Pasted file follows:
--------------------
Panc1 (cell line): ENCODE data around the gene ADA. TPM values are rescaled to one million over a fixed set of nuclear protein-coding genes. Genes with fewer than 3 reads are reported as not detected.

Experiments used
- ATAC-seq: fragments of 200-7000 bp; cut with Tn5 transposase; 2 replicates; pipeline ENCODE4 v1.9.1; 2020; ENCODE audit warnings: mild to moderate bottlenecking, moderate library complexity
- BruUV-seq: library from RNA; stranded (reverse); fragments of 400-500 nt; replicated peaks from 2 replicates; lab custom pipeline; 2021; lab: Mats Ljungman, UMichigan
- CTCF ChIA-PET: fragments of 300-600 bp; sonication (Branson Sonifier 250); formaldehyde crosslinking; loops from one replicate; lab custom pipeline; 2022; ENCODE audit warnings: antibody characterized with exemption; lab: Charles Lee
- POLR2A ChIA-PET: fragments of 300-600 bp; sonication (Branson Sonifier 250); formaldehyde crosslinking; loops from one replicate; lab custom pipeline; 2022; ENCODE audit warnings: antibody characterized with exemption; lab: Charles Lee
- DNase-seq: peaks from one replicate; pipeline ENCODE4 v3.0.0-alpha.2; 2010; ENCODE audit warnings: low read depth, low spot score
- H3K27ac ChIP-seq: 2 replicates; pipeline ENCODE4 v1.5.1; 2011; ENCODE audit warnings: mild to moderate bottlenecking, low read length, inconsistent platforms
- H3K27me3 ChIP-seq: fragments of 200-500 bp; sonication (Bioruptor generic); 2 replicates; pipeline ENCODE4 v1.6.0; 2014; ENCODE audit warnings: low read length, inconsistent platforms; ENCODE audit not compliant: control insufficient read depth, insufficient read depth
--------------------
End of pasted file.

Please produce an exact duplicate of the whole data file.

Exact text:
Panc1 (cell line): ENCODE data around the gene ADA. TPM values are rescaled to one million over a fixed set of nuclear protein-coding genes. Genes with fewer than 3 reads are reported as not detected.

Experiments used
- ATAC-seq: fragments of 200-7000 bp; cut with Tn5 transposase; 2 replicates; pipeline ENCODE4 v1.9.1; 2020; ENCODE audit warnings: mild to moderate bottlenecking, moderate library complexity
- BruUV-seq: library from RNA; stranded (reverse); fragments of 400-500 nt; replicated peaks from 2 replicates; lab custom pipeline; 2021; lab: Mats Ljungman, UMichigan
- CTCF ChIA-PET: fragments of 300-600 bp; sonication (Branson Sonifier 250); formaldehyde crosslinking; loops from one replicate; lab custom pipeline; 2022; ENCODE audit warnings: antibody characterized with exemption; lab: Charles Lee
- POLR2A ChIA-PET: fragments of 300-600 bp; sonication (Branson Sonifier 250); formaldehyde crosslinking; loops from one replicate; lab custom pipeline; 2022; ENCODE audit warnings: antibody characterized with exemption; lab: Charles Lee
- DNase-seq: peaks from one replicate; pipeline ENCODE4 v3.0.0-alpha.2; 2010; ENCODE audit warnings: low read depth, low spot score
- H3K27ac ChIP-seq: 2 replicates; pipeline ENCODE4 v1.5.1; 2011; ENCODE audit warnings: mild to moderate bottlenecking, low read length, inconsistent platforms
- H3K27me3 ChIP-seq: fragments of 200-500 bp; sonication (Bioruptor generic); 2 replicates; pipeline ENCODE4 v1.6.0; 2014; ENCODE audit warnings: low read length, inconsistent platforms; ENCODE audit not compliant: control insufficient read depth, insufficient read depth